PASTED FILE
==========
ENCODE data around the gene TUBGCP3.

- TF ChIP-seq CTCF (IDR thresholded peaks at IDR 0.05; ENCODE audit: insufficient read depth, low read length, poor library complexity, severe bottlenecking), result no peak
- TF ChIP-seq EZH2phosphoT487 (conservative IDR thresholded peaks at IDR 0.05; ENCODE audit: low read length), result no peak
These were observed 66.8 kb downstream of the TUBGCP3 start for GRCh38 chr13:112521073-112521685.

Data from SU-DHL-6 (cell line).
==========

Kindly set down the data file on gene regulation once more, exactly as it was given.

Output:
ENCODE data around the gene TUBGCP3.

- TF ChIP-seq CTCF (IDR thresholded peaks at IDR 0.05; ENCODE audit: insufficient read depth, low read length, poor library complexity, severe bottlenecking), result no peak
- TF ChIP-seq EZH2phosphoT487 (conservative IDR thresholded peaks at IDR 0.05; ENCODE audit: low read length), result no peak
These were observed 66.8 kb downstream of the TUBGCP3 start for GRCh38 chr13:112521073-112521685.

Data from SU-DHL-6 (cell line).